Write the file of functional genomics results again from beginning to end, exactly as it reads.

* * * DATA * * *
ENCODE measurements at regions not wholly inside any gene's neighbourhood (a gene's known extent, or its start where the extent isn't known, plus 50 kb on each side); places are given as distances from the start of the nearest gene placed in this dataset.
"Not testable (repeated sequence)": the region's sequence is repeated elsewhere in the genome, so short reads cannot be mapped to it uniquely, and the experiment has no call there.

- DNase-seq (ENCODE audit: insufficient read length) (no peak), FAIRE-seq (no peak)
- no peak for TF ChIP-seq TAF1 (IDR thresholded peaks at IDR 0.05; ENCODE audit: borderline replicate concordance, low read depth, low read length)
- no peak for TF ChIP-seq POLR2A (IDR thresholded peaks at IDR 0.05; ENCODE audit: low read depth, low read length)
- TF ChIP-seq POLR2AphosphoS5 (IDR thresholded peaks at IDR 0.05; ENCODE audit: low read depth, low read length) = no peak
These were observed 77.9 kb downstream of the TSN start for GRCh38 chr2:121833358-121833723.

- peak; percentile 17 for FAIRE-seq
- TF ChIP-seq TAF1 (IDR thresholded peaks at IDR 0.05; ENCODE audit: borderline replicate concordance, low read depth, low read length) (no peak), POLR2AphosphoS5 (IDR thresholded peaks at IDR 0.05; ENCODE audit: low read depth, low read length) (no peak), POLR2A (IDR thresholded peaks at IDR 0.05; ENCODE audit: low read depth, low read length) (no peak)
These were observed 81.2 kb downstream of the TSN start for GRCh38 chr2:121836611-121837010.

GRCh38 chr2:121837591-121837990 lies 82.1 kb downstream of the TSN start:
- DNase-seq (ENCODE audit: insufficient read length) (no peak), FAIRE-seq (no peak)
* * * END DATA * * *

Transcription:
ENCODE measurements at regions not wholly inside any gene's neighbourhood (a gene's known extent, or its start where the extent isn't known, plus 50 kb on each side); places are given as distances from the start of the nearest gene placed in this dataset.
"Not testable (repeated sequence)": the region's sequence is repeated elsewhere in the genome, so short reads cannot be mapped to it uniquely, and the experiment has no call there.

- DNase-seq (ENCODE audit: insufficient read length) (no peak), FAIRE-seq (no peak)
- no peak for TF ChIP-seq TAF1 (IDR thresholded peaks at IDR 0.05; ENCODE audit: borderline replicate concordance, low read depth, low read length)
- no peak for TF ChIP-seq POLR2A (IDR thresholded peaks at IDR 0.05; ENCODE audit: low read depth, low read length)
- TF ChIP-seq POLR2AphosphoS5 (IDR thresholded peaks at IDR 0.05; ENCODE audit: low read depth, low read length) = no peak
These were observed 77.9 kb downstream of the TSN start for GRCh38 chr2:121833358-121833723.

- peak; percentile 17 for FAIRE-seq
- TF ChIP-seq TAF1 (IDR thresholded peaks at IDR 0.05; ENCODE audit: borderline replicate concordance, low read depth, low read length) (no peak), POLR2AphosphoS5 (IDR thresholded peaks at IDR 0.05; ENCODE audit: low read depth, low read length) (no peak), POLR2A (IDR thresholded peaks at IDR 0.05; ENCODE audit: low read depth, low read length) (no peak)
These were observed 81.2 kb downstream of the TSN start for GRCh38 chr2:121836611-121837010.

GRCh38 chr2:121837591-121837990 lies 82.1 kb downstream of the TSN start:
- DNase-seq (ENCODE audit: insufficient read length) (no peak), FAIRE-seq (no peak)